What Is Black Algae?
Black algae are small living organisms that penetrate porous pool surfaces like gunite and concrete. The black algae roots grow into the cracks of the plaster where they lock in and don’t like to let go.
With an above-ground pool, you will get the black algae that start to form together as clumps in the water. The pool cleaning process will be very much the same for both types of pools.
There is an effective way to treat black algae and eliminate them from your swimming pool water. The problem with black algae is that it has roots that grow into the cracks of the inground pools plaster.
What Causes Black Algae In Pools?
Black algae mainly come from dirty pool water. When the filter or skimmer baskets are clogged, or the pump is not being run every day for long enough periods. Not brushing the pool enough. You should brush the pool at least once every three days. Also, black algae will grow in pool water with a high pH level and a low chlorine level.
Is Black Algae Dangerous Or Harmful To Humans?
Yes, Black Algae can cause a person to get sick and cause illness. The black or bluish-green spots will be a deterrent to any swimmer.
Swimming in water infected with black algae can be enough to cause illness. The probability and severity of illness are increased if you accidentally swallow the infected water.
You could experience anything from Stomach Cramps to Nausea and possibly Vomiting. Be careful of your pets too. Make sure they do not drink this water either as they will also get sick.
This is what I have been able to do to treat black algae and stop it from returning and the pool chemicals that I have used.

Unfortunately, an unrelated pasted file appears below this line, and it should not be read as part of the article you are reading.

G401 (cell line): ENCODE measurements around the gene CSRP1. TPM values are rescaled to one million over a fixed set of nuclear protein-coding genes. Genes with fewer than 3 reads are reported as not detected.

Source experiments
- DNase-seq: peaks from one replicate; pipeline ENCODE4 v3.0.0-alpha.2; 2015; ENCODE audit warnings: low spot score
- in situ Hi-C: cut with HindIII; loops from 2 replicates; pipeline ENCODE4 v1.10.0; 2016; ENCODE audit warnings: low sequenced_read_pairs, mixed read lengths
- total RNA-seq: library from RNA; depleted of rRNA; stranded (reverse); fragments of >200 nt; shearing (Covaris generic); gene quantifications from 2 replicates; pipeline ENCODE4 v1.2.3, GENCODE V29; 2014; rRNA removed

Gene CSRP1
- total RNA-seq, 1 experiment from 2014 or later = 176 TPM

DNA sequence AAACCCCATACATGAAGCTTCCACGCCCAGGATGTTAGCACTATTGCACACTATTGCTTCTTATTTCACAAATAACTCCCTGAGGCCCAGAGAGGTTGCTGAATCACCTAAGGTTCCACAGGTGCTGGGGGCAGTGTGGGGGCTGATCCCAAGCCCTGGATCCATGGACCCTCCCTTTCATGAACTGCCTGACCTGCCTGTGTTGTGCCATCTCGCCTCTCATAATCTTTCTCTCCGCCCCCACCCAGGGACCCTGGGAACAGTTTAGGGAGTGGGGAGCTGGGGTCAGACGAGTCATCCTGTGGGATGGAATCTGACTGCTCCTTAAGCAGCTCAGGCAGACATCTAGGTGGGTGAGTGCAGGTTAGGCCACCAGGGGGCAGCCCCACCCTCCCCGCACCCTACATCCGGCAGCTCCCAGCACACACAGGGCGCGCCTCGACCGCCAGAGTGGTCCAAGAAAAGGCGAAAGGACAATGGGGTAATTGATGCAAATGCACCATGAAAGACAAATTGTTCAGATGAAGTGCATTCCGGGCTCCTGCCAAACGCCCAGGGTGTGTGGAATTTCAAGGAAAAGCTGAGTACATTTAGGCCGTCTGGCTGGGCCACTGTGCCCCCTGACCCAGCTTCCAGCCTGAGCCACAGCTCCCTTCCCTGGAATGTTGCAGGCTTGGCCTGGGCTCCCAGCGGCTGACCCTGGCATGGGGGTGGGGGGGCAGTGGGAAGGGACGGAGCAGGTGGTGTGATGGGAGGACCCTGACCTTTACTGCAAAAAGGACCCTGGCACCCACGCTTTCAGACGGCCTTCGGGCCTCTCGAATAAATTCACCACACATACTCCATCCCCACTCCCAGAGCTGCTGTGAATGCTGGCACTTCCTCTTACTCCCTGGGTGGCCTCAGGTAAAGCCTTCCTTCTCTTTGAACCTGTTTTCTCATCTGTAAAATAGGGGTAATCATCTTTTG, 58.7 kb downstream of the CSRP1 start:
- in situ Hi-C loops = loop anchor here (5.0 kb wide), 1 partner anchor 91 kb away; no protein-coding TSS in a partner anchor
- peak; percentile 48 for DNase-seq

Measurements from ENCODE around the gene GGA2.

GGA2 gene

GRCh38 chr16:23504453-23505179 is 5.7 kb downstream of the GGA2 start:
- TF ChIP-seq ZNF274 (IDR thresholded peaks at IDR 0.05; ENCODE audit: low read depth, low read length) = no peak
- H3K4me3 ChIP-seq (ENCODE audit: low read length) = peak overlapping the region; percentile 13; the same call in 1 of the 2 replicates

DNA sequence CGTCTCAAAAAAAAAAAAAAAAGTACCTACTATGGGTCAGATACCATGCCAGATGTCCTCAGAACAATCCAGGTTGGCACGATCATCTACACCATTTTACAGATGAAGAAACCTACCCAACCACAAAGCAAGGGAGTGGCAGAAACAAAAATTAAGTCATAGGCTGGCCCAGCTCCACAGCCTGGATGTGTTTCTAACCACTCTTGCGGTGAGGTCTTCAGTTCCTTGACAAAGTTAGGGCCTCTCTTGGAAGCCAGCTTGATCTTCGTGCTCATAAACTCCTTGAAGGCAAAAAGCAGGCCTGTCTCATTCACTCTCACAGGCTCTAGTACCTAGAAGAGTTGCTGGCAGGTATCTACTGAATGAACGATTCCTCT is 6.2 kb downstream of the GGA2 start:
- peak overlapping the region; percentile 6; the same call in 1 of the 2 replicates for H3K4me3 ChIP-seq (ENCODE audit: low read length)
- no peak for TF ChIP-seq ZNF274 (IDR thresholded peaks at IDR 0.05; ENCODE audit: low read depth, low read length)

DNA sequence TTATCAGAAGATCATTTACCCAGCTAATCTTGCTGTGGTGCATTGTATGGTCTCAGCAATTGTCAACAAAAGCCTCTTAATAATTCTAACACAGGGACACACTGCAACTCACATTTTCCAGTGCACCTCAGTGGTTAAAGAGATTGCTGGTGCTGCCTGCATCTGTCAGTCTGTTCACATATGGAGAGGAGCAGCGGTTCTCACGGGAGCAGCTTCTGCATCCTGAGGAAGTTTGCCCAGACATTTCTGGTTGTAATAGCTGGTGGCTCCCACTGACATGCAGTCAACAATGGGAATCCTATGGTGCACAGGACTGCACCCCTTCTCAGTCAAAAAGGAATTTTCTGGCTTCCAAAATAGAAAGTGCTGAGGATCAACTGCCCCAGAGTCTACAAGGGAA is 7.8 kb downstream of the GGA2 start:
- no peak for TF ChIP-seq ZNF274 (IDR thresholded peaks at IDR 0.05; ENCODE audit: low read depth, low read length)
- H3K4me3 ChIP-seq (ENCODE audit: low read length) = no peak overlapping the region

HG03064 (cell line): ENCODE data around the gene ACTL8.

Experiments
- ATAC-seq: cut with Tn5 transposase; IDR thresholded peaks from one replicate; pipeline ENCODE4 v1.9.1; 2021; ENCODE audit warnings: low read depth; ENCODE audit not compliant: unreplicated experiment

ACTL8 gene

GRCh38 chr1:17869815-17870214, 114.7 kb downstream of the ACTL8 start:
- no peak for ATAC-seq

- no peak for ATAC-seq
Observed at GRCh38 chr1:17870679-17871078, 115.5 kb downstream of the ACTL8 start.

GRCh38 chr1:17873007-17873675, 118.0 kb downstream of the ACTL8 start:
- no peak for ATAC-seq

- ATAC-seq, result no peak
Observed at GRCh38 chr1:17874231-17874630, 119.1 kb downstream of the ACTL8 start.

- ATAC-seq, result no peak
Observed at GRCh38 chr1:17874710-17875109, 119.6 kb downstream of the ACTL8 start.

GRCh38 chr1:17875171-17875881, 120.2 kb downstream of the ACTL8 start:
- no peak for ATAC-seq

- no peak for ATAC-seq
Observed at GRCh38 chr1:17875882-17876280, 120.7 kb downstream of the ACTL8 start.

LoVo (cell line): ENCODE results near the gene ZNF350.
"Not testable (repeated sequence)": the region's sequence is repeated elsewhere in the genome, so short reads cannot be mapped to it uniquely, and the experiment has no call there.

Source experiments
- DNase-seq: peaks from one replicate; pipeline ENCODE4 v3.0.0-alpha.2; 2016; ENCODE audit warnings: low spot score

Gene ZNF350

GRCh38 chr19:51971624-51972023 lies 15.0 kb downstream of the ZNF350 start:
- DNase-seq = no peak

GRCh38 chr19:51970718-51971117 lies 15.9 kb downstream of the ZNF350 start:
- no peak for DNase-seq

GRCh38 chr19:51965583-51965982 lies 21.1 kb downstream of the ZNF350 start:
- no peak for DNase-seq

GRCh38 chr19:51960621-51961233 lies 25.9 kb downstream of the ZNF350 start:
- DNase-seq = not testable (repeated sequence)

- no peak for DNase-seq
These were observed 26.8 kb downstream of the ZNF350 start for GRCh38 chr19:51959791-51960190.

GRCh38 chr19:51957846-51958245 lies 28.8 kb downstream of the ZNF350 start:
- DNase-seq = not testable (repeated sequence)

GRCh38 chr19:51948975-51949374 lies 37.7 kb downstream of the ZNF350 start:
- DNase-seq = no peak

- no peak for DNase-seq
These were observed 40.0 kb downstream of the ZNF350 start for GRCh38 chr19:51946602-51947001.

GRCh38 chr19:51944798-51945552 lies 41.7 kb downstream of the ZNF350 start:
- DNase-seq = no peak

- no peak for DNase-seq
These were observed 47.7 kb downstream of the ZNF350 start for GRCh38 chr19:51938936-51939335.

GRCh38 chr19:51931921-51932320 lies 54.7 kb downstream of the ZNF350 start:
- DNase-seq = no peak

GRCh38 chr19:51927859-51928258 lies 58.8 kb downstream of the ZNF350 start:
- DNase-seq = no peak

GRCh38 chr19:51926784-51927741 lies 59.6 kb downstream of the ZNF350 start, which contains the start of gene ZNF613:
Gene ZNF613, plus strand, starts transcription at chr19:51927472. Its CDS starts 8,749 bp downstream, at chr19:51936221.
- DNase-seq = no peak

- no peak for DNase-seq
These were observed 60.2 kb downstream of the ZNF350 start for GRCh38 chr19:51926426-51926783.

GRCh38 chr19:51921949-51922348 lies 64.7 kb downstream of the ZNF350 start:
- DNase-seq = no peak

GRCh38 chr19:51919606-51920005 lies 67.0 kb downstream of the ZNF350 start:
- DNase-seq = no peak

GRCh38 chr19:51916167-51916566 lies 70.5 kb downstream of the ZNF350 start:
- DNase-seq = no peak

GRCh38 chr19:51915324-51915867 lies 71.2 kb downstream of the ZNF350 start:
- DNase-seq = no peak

How To Get Rid Of Black Algae In A Pool
Before you begin. These are the Supplies you will need.
- Backwash hose
- Filter cleaner
- Filter cartridge
- Test strips / Liquid test kit
- Algae brush
- Chemical-resistant gloves
- Safety goggles
- Chlorine tablet holder
- Telescopic pole
- Calcium hypochlorite shock
- Chlorine Tablets
- Granular Chlorine
1. Clean Your Pool Filters
When you have black algae in your pool, you definitely have black algae in the pool filter. If you have a DE or a Sand filter, I recommend that they are back washed and rinsed at least twice.
If you have a cartridge filter and the black algae infestation is bad then I suggest removing and rinsing the filter with filter cleaner or even replacing the filter.
2. Brush The Pool Walls And Floor
If your pool surface is gunite or concrete. Then I suggest using a very stiff-bristled brush or a stainless steeled bristled brush.
If your pool surface is fiberglass or vinal. Then I suggest using a soft-bristled pool brush.
Now that you have chosen a suitable brush for your pool surface, its time to get brushing. Now you need to brush the black algae from the sides then the bottom of the pool.
What this does is loosen the black algae from the pool wall and floor surfaces and puts it into the water.
This is where the pool shock will take over and kill the black algae.
Remember the black algae is very stubborn and grows into the cracks and tiny crevices of the pools plaster. That’s why, if after the first round of brushing you still see some black algae spots left. Brush for the second time.
If after the second round of brushing there is still black algae spots then its time to use the chlorine tablet.
Put on your chemical-resistant gloves and eye goggles. Break a 3-inch chlorine tablet in half and fit it into a Pentair Algee-Gon 3 Inch Chlorine Tablet Holder with the broken tablet edge facing outwards. Attach a pool pole to the chlorine tablet holder if necessary.